Kathy came to John DeFrain as she was finishing her research and asked, "Do you know what the greatest gift a father can give his children is?" With thousands of cumulative years of experience to back them up, the fathers she studied had shared all kinds of good advice, but one gift was mentioned more frequently than any other.
"What is it, John? What did these fathers repeatedly say was the greatest gift?" Kathy asked with a mischievous twinkle in her eye.
In spite of her obviously pending ambush, John took the bait. "I am a trained professional," he thought to himself. "I can figure this out!"
As the imaginary contest clock ticked off the seconds, he mentally ran through the possibilities and finally blurted out with confidence, "The greatest gift fathers give their children is their time, their love, and their energy so that the children develop optimal self-esteem!"
"Buzzzzzzzz! Wrong!" Kathy laughed. "The greatest gift a father can give his children is a happy marriage."
Many of the men in Kathy's study had experienced a divorce and had seen the pain that marital discord and dissolution caused their children. But whether or not they had been through divorce, the fathers recognized that their children's well-being was intimately related to the strength of their parents' marriage. If the marriage was going poorly, to a great degree, so went the lives of the children.
If you're a single parent, please don't be dismayed or discouraged at these words. Countless single parents are doing a great job and are to be applauded for their extraordinary efforts to nurture their kids. When families are torn by anger, violence, sexual abuse, alcohol, drug-related difficulties, and many other sin-induced problems, divorce sometimes happens. For some, divorce is a safety valve, a last-ditch effort to end the physical and emotional abuse for everyone, including the children. If that describes you, don't despair. This book is about how to have a happy and strong family no matter what your family unit is like right now.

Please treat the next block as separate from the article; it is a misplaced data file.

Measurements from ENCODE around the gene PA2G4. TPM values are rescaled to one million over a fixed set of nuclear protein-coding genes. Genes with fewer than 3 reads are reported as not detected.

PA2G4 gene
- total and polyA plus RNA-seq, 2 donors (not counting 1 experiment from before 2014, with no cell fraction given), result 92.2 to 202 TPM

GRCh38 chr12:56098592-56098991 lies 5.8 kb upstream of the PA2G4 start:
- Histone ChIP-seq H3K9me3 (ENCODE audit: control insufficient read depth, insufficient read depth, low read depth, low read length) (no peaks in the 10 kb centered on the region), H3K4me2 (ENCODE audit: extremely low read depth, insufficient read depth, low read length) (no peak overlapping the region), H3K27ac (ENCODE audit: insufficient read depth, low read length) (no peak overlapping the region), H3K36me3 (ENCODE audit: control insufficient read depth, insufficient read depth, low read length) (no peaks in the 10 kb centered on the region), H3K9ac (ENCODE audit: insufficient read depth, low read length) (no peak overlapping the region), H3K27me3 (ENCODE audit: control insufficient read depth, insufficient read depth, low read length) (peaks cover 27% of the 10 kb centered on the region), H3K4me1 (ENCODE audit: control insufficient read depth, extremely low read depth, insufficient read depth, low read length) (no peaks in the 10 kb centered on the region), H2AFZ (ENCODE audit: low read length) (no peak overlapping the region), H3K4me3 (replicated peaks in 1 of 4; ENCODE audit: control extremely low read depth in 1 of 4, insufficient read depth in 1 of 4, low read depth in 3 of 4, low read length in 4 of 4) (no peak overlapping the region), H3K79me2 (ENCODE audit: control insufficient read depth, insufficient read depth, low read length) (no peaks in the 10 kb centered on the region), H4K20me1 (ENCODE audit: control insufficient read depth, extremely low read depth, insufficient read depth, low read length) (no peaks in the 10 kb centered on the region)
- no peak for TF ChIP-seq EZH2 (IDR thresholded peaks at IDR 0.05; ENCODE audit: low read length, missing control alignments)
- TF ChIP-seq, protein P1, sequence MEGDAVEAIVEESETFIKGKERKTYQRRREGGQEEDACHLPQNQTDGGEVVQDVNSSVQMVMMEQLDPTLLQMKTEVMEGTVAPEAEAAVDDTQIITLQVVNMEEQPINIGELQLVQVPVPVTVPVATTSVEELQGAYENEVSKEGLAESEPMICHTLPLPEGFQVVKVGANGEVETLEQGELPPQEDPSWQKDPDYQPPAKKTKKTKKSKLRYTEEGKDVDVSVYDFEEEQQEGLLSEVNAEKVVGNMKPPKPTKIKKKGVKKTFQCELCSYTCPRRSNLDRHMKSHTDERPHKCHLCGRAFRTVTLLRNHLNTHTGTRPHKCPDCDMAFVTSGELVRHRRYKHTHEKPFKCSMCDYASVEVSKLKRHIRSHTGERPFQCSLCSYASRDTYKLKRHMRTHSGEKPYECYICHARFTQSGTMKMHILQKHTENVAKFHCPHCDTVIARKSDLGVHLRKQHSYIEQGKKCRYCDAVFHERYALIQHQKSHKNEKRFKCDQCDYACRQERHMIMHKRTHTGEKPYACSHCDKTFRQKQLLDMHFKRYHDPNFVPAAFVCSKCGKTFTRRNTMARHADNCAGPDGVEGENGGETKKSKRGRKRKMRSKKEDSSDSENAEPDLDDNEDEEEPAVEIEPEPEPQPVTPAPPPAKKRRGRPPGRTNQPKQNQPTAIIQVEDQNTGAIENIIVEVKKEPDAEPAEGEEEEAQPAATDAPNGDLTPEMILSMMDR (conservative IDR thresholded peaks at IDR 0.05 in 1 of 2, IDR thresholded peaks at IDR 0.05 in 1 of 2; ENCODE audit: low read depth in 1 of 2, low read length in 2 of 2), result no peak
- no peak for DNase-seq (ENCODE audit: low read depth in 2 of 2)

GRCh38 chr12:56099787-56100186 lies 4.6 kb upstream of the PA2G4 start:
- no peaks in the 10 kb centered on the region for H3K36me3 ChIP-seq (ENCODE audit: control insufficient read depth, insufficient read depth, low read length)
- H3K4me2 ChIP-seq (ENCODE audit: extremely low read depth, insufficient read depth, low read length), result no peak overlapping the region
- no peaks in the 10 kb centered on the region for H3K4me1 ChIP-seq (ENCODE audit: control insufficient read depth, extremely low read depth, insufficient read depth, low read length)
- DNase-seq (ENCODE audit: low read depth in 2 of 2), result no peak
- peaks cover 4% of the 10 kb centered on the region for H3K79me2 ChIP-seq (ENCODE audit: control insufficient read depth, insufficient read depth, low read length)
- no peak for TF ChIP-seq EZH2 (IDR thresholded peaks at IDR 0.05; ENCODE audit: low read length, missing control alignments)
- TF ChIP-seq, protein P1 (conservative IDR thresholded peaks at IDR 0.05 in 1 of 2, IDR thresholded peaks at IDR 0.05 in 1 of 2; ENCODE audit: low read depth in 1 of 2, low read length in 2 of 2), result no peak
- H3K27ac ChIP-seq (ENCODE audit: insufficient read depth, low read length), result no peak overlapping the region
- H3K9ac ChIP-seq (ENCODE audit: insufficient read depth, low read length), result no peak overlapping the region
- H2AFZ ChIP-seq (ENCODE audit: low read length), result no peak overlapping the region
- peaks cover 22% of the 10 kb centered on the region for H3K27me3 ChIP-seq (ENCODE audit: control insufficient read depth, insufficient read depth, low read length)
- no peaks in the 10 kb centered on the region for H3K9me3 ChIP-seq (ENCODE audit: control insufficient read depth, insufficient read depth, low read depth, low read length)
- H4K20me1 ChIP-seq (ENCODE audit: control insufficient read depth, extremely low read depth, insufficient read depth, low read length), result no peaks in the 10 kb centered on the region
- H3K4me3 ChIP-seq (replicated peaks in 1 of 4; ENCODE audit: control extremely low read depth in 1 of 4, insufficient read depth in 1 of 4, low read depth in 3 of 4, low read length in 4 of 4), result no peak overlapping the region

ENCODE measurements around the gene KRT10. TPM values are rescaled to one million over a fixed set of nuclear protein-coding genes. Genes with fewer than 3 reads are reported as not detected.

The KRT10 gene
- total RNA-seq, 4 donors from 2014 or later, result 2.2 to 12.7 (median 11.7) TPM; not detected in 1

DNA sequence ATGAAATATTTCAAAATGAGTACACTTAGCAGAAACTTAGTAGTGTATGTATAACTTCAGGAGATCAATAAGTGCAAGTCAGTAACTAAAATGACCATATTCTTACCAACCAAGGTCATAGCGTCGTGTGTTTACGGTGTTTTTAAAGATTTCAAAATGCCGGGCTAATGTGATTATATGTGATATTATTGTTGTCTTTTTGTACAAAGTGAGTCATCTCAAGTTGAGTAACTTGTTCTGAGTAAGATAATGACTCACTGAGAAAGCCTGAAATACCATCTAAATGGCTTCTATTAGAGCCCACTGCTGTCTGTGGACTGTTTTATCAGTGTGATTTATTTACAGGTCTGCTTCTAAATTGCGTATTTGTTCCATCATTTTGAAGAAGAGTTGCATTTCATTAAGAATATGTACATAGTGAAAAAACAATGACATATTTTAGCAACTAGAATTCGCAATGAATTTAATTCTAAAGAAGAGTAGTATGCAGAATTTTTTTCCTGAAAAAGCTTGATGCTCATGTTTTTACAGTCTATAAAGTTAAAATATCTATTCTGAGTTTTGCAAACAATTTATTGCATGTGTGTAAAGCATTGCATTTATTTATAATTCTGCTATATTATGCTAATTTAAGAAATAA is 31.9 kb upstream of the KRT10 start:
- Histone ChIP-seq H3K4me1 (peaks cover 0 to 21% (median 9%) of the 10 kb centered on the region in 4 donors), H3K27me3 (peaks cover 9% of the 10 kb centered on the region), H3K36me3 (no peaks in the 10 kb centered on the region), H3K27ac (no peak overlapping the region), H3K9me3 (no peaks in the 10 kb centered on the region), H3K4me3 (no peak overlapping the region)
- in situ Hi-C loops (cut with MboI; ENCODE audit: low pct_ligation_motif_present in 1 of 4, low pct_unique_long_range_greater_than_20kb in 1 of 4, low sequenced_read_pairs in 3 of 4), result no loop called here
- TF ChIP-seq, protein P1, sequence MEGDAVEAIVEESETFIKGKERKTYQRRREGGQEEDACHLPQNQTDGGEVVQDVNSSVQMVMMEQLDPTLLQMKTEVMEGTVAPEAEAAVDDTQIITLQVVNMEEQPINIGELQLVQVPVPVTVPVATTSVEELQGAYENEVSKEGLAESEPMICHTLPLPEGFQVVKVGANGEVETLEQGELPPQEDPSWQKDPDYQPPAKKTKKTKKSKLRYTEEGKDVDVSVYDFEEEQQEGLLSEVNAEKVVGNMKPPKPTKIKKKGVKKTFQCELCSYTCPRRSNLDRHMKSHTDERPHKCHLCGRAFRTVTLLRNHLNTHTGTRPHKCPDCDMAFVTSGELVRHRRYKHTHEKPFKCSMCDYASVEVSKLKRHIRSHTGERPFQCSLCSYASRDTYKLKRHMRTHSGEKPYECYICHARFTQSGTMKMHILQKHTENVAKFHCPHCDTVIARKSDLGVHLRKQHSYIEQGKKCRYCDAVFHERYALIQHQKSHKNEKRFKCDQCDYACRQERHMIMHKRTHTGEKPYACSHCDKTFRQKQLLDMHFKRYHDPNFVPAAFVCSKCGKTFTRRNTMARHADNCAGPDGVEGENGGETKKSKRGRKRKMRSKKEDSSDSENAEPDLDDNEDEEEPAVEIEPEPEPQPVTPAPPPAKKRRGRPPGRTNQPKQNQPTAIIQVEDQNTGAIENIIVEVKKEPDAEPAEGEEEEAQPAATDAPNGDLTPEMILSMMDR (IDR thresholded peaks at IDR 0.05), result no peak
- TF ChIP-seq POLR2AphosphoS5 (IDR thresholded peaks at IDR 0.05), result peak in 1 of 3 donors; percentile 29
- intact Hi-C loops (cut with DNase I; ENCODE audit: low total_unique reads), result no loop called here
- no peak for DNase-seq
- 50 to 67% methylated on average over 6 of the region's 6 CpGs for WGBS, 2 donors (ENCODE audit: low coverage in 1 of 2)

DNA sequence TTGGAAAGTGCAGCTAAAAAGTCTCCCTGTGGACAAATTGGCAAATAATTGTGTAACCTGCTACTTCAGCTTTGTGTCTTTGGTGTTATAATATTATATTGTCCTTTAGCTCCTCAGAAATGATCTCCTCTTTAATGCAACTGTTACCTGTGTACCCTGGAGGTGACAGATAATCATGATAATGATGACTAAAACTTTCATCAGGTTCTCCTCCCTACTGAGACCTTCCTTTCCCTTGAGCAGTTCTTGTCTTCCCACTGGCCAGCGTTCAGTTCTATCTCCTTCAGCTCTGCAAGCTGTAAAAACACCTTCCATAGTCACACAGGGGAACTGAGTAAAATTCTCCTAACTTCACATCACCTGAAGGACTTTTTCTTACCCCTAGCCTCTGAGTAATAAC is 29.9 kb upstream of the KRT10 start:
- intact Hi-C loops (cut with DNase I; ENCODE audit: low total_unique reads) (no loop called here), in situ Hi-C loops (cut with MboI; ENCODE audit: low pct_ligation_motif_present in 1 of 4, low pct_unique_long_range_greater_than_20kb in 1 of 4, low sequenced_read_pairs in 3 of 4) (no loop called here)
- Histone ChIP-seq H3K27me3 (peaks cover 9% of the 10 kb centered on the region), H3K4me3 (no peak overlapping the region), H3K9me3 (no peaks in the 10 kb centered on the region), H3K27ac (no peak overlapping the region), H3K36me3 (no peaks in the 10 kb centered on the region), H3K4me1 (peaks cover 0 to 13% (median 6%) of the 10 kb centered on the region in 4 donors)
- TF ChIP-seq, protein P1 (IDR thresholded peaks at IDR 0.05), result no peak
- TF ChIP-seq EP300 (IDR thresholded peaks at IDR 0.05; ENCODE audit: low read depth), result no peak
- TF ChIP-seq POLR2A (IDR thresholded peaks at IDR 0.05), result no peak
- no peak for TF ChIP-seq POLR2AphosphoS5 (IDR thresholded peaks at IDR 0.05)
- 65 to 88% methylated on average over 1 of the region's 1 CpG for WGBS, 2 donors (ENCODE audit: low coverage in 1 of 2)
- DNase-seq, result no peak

With that said, let us return again to our point: Families founded upon a strong marriage can be truly wonderful places in which to live, as the fathers in Kathy's study pointed out.
Some parents focus so much on rearing the children, paying the bills, and keeping the car running that they forget the importance of their marriage. As a result, the marriage degenerates and can even fail. This is a grave mistake. Children do best in homes with happy parents who love each other and demonstrate that love in everyday commitment.
Kids who see their parents loving each other feel secure in the longevity of the family. There is a sense in which their parents' commitment to each other also shows the parents' commitment to the children and to the family as a whole.
The Commandment of God
God sees the commitment of husband and wife to each other as so crucial to families that he robustly condemned any violation of that marital commitment. In the Old Testament, he said that to violate the marriage covenant is to "break faith" (niv) or "deal treacherously" (kjv, nkjv, asv) with one's spouse. With those words, he makes it clear that marriage is a covenant between husband and wife and that breaking or ending that covenant is to sin -- not just against the mate, but against God himself. Look at how he words it in the book of Malachi:
Another thing you do: You flood the Lord's altar with tears. You weep and wail because he no longer pays attention to your offerings or accepts them with pleasure from your hands. You ask, "Why?" It is because the Lord is acting as the witness between you and the wife of your youth, because you have broken faith with her, though she is your partner, the wife of your marriage covenant.
Has not the Lord made them one? In flesh and spirit they are his. And why one? Because he was seeking godly offspring. So guard yourself in your spirit, and do not break faith with the wife of your youth.
"I hate divorce," says the Lord God of Israel, "and I hate a man's covering himself with violence as well as with his garment," says the Lord Almighty.
So guard yourself in your spirit, and do not break faith.
In the New Testament, Jesus made it clear that if it weren't for the hardness of the hearts of humans, divorce wouldn't exist at all. God never wanted it, and humankind shouldn't want it either.
But the goal here isn't just to stay married; it is to be committed to making the marriage all that it can be. God commands that a husband love his wife as Christ loves the church and that he love her as his own body. He even went so far as to make the thought-provoking statement, "He who loves his wife loves himself." God also commands wives to love their husbands and children.